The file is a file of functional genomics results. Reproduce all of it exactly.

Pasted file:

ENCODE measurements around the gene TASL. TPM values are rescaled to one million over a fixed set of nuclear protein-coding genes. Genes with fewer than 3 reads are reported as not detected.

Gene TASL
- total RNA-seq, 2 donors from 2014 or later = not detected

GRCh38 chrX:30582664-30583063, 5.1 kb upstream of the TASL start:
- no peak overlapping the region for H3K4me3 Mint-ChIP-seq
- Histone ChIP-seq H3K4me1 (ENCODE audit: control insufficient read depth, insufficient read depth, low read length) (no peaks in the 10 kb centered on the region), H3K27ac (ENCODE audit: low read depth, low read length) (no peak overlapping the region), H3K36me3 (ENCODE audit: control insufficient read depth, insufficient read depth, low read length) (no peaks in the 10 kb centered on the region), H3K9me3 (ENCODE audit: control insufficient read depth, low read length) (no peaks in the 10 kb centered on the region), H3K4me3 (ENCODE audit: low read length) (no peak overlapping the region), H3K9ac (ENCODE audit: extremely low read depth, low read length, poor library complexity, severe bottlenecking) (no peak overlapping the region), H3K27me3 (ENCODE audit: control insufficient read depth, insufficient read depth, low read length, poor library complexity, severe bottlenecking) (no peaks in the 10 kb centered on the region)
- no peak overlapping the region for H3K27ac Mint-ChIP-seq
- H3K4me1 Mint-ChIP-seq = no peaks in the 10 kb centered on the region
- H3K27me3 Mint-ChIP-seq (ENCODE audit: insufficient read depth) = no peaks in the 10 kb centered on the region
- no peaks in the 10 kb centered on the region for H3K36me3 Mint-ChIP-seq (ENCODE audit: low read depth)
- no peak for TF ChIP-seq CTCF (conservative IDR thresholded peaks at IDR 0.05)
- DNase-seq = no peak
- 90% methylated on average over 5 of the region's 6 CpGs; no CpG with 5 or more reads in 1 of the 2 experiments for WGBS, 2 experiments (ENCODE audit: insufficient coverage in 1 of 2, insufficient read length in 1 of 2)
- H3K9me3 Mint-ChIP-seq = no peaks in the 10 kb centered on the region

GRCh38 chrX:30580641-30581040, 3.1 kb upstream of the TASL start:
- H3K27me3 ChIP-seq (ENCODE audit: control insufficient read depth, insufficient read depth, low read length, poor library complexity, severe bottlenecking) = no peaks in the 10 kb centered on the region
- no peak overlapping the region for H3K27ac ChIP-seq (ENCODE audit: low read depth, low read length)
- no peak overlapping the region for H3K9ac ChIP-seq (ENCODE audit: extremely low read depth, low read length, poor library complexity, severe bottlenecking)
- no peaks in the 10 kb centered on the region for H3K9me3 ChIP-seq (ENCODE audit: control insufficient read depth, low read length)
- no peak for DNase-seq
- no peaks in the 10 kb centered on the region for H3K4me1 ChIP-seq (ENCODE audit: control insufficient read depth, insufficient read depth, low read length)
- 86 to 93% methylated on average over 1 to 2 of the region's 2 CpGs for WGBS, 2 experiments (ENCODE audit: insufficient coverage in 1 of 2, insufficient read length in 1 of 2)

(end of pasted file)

ENCODE measurements around the gene TASL. TPM values are rescaled to one million over a fixed set of nuclear protein-coding genes. Genes with fewer than 3 reads are reported as not detected.

Gene TASL
- total RNA-seq, 2 donors from 2014 or later = not detected

GRCh38 chrX:30582664-30583063, 5.1 kb upstream of the TASL start:
- no peak overlapping the region for H3K4me3 Mint-ChIP-seq
- Histone ChIP-seq H3K4me1 (ENCODE audit: control insufficient read depth, insufficient read depth, low read length) (no peaks in the 10 kb centered on the region), H3K27ac (ENCODE audit: low read depth, low read length) (no peak overlapping the region), H3K36me3 (ENCODE audit: control insufficient read depth, insufficient read depth, low read length) (no peaks in the 10 kb centered on the region), H3K9me3 (ENCODE audit: control insufficient read depth, low read length) (no peaks in the 10 kb centered on the region), H3K4me3 (ENCODE audit: low read length) (no peak overlapping the region), H3K9ac (ENCODE audit: extremely low read depth, low read length, poor library complexity, severe bottlenecking) (no peak overlapping the region), H3K27me3 (ENCODE audit: control insufficient read depth, insufficient read depth, low read length, poor library complexity, severe bottlenecking) (no peaks in the 10 kb centered on the region)
- no peak overlapping the region for H3K27ac Mint-ChIP-seq
- H3K4me1 Mint-ChIP-seq = no peaks in the 10 kb centered on the region
- H3K27me3 Mint-ChIP-seq (ENCODE audit: insufficient read depth) = no peaks in the 10 kb centered on the region
- no peaks in the 10 kb centered on the region for H3K36me3 Mint-ChIP-seq (ENCODE audit: low read depth)
- no peak for TF ChIP-seq CTCF (conservative IDR thresholded peaks at IDR 0.05)
- DNase-seq = no peak
- 90% methylated on average over 5 of the region's 6 CpGs; no CpG with 5 or more reads in 1 of the 2 experiments for WGBS, 2 experiments (ENCODE audit: insufficient coverage in 1 of 2, insufficient read length in 1 of 2)
- H3K9me3 Mint-ChIP-seq = no peaks in the 10 kb centered on the region

GRCh38 chrX:30580641-30581040, 3.1 kb upstream of the TASL start:
- H3K27me3 ChIP-seq (ENCODE audit: control insufficient read depth, insufficient read depth, low read length, poor library complexity, severe bottlenecking) = no peaks in the 10 kb centered on the region
- no peak overlapping the region for H3K27ac ChIP-seq (ENCODE audit: low read depth, low read length)
- no peak overlapping the region for H3K9ac ChIP-seq (ENCODE audit: extremely low read depth, low read length, poor library complexity, severe bottlenecking)
- no peaks in the 10 kb centered on the region for H3K9me3 ChIP-seq (ENCODE audit: control insufficient read depth, low read length)
- no peak for DNase-seq
- no peaks in the 10 kb centered on the region for H3K4me1 ChIP-seq (ENCODE audit: control insufficient read depth, insufficient read depth, low read length)
- 86 to 93% methylated on average over 1 to 2 of the region's 2 CpGs for WGBS, 2 experiments (ENCODE audit: insufficient coverage in 1 of 2, insufficient read length in 1 of 2)